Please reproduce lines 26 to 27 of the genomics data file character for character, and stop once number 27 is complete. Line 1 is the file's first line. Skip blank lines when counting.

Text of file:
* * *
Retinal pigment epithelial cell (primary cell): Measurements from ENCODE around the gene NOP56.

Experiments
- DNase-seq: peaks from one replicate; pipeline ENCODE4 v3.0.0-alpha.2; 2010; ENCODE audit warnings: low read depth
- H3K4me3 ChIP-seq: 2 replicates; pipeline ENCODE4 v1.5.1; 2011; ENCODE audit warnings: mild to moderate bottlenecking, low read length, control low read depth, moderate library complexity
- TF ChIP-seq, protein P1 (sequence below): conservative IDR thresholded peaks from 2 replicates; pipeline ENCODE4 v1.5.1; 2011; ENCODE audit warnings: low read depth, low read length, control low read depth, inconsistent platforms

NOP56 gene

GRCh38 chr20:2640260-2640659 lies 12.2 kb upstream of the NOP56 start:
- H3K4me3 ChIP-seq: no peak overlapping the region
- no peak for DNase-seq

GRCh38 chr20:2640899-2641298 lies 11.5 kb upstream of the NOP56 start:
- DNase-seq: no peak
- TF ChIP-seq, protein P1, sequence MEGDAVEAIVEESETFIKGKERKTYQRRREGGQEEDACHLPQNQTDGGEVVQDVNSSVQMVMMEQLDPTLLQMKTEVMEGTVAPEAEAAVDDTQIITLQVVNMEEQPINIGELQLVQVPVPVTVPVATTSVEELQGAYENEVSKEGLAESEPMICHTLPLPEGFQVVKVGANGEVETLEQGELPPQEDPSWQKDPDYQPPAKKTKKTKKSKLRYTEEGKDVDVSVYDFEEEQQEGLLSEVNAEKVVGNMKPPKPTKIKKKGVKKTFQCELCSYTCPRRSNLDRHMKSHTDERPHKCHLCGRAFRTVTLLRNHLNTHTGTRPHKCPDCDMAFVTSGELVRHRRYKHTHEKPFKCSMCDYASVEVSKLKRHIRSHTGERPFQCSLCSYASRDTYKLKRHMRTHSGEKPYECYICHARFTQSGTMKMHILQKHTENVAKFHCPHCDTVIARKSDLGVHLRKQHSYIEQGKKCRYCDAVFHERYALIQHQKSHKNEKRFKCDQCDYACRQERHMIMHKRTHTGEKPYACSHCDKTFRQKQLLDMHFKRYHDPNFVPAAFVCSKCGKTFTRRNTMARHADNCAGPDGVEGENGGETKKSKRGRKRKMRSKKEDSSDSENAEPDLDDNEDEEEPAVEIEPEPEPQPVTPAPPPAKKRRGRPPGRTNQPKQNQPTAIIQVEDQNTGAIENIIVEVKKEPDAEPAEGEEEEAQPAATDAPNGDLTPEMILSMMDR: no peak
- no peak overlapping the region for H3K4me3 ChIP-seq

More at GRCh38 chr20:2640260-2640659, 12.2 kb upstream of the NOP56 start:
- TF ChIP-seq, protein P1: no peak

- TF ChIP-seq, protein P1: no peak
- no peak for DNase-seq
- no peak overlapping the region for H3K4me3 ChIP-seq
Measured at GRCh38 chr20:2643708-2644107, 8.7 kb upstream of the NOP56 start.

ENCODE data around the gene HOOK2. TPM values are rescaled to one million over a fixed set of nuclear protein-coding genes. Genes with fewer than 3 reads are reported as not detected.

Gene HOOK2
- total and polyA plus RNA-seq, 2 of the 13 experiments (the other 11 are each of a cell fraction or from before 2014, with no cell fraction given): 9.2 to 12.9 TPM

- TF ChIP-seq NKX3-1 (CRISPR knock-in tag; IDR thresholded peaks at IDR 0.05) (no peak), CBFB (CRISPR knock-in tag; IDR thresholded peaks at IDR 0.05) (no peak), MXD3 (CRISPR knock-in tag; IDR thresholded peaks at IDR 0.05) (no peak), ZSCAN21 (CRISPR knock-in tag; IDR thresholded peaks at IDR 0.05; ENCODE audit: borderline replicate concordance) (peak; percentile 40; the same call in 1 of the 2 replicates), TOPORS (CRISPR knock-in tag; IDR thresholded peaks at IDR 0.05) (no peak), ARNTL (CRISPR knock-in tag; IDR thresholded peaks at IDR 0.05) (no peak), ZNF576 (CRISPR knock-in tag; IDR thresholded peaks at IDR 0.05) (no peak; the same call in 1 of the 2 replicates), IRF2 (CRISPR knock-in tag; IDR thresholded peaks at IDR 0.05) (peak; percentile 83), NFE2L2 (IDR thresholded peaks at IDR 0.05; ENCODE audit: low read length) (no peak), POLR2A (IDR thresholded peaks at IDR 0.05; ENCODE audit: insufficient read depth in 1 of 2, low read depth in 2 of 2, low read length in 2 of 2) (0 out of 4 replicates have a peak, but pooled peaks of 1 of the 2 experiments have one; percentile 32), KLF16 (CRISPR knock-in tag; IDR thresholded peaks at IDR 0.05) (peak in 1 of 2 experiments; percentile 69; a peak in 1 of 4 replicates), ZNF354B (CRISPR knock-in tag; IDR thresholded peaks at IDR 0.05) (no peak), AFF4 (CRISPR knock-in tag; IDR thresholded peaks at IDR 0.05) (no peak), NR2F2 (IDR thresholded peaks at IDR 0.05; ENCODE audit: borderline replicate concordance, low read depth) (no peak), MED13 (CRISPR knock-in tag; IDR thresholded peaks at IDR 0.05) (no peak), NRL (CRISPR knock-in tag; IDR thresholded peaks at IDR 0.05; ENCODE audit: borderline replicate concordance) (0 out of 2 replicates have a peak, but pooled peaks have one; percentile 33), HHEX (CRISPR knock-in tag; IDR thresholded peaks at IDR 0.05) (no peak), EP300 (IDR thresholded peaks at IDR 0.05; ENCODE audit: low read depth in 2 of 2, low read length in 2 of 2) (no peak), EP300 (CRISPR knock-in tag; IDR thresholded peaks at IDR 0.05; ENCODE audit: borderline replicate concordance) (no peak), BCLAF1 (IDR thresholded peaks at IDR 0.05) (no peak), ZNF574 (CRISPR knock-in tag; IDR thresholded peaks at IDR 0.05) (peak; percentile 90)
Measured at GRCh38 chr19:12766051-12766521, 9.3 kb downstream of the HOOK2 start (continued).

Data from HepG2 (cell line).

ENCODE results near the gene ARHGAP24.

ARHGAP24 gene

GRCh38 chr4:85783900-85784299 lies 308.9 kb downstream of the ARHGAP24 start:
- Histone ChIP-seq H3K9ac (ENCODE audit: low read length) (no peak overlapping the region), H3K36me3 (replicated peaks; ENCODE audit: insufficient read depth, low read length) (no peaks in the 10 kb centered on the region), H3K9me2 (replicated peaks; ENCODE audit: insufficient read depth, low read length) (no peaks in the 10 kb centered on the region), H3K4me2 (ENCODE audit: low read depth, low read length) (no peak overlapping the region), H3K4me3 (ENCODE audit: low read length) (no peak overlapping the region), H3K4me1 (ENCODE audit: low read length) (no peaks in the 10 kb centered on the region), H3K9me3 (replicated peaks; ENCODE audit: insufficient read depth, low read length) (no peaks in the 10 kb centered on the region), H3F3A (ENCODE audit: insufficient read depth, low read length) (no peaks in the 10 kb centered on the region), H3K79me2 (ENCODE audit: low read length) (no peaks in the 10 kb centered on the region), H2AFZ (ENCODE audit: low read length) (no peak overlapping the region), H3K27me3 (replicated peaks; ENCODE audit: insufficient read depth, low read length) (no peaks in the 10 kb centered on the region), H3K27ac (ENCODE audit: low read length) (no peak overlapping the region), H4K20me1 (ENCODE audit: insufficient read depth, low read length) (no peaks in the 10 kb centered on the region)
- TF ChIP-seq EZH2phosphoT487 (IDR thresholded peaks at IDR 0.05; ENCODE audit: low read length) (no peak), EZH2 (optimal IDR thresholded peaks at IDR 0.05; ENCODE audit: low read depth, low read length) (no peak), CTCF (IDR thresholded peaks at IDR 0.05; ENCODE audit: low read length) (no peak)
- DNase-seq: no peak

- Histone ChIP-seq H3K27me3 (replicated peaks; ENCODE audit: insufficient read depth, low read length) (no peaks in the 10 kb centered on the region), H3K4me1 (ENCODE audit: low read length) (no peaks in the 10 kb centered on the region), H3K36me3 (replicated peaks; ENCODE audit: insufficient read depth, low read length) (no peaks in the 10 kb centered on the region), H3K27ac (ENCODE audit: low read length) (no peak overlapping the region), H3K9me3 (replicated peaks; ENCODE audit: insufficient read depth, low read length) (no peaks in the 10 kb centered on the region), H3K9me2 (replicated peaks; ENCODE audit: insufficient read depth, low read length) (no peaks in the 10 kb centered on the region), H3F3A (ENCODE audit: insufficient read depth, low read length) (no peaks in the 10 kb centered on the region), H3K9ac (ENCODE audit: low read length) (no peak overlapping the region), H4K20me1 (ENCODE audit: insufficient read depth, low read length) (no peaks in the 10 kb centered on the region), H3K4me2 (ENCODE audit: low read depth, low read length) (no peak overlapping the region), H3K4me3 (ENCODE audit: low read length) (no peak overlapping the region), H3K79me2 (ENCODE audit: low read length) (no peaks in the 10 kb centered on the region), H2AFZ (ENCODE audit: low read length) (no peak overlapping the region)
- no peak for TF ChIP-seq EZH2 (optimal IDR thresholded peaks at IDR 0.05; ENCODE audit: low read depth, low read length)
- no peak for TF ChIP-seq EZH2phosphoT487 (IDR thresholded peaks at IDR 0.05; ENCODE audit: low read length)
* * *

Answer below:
ENCODE results near the gene ARHGAP24.

ARHGAP24 gene